The process involves dividing a single piece of property into separate lots, which will be sold off individually as either a house or land. For example, if you purchased a home that was on a 1000sqm block you could then subdivide the block into two 500sqm blocks. You can then decide to keep the original property or rent it out, sell the vacant block or develop it yourself.
The process of obtaining a subdivision permit is extensive. Initially you will need to liaise with the council’s town planners to obtain information on the site – appropriate zoning, caveats, overlays etc. This will give you an indication of whether or not you can actually subdivide the property. Once you have ascertained that you can subdivide the property you will need to engage consultants such as architects and civil engineers to prepare documentation for submission to council to achieve a development approval, without this you will not be able to develop the additional land. Once the development approval is granted the value of the property will have increased substantially because it can now be utilised. At this point you can decide whether you would like to develop the block yourself or pass it onto someone else to develop. Obviously the profits associated with developing the block yourself will be far more substantial; however on the flip side the obvious impact of going through the development and building approval stages, construction and all related infrastructure can be expensive and more importantly timely.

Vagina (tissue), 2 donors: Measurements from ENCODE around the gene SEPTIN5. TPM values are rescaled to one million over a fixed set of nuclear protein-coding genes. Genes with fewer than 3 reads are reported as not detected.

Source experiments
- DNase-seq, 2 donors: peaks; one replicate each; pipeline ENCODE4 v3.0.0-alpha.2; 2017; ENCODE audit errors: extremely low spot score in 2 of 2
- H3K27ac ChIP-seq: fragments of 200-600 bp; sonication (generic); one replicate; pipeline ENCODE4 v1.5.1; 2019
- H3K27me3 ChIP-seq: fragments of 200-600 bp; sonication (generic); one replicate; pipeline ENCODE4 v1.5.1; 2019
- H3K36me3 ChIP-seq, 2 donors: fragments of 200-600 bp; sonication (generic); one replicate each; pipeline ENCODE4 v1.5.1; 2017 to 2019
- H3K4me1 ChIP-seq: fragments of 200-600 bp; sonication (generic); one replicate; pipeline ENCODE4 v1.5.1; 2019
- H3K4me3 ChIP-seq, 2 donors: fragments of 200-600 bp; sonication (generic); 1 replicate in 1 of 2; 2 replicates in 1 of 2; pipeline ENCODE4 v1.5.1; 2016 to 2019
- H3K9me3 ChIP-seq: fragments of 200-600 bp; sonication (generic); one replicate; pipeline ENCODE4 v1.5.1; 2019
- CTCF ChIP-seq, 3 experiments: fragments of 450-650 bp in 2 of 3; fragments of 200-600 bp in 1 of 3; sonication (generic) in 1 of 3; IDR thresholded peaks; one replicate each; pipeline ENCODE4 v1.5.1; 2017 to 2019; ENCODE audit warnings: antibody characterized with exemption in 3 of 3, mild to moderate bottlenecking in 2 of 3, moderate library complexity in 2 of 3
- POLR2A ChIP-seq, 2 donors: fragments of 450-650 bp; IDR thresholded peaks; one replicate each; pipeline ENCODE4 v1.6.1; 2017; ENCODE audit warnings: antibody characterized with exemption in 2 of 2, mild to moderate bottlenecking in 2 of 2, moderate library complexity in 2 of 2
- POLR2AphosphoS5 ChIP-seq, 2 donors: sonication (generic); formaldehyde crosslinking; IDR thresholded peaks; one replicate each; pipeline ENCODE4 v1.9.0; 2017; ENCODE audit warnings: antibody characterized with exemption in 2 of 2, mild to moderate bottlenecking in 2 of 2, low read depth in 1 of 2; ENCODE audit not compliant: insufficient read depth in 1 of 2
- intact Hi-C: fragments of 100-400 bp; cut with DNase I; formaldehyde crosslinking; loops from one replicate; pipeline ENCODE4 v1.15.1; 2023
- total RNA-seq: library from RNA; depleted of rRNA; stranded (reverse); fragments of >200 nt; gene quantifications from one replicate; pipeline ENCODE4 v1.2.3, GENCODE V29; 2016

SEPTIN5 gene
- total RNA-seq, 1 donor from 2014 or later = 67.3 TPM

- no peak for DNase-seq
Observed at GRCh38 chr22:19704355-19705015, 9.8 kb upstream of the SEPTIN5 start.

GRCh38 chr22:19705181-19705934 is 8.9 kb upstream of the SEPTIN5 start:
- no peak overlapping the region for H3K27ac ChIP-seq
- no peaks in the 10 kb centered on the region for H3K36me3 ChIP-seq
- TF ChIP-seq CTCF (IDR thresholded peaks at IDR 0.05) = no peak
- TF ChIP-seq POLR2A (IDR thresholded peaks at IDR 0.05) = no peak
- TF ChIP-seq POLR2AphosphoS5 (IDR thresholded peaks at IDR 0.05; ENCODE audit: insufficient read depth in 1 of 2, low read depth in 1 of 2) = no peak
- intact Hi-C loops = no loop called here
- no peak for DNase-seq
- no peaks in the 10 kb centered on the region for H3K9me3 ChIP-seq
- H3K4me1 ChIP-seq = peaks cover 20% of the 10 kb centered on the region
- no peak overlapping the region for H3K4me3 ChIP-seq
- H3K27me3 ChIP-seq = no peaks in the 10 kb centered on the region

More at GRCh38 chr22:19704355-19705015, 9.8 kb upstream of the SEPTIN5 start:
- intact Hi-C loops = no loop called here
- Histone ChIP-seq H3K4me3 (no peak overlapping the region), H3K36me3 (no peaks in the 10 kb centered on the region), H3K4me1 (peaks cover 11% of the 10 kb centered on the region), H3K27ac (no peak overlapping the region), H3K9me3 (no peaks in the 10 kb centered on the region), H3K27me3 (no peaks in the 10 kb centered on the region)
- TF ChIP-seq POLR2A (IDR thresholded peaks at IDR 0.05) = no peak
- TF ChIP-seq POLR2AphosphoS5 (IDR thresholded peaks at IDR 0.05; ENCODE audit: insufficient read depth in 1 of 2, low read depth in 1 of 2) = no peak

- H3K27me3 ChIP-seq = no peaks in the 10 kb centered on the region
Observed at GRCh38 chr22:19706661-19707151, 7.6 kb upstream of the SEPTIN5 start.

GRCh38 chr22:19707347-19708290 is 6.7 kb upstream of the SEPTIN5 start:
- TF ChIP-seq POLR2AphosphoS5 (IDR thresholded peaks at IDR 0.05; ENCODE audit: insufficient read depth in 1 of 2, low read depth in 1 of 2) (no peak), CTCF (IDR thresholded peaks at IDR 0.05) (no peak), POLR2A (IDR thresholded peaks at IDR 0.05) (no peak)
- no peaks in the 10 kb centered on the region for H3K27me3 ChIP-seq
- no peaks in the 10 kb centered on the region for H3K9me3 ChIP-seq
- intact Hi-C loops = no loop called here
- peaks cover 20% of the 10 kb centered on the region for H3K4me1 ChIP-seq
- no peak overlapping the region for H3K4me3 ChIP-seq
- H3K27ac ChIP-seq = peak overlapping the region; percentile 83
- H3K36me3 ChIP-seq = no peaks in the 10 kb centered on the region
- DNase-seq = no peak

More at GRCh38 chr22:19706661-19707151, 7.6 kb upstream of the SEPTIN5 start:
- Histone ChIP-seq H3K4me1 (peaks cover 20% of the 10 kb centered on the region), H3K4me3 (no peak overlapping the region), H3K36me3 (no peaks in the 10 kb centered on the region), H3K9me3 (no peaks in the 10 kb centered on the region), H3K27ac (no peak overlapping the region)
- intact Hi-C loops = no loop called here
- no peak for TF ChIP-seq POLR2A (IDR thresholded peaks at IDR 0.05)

If you do decide to develop the project, the architect and civil/hydraulics engineers etc will complete the full documentation to a point where it can be submitted to council for a building permit and finally submitted to a preferred builder who will complete the project. It is paramount if you do decide to develop the block yourself that you work with people you trust and who have a good reputation in the industry. Unfortunately as is the case with most things in life you get what you pay for, and trying to “skimp” on costs will only end up costing you more, so do it once and do it right.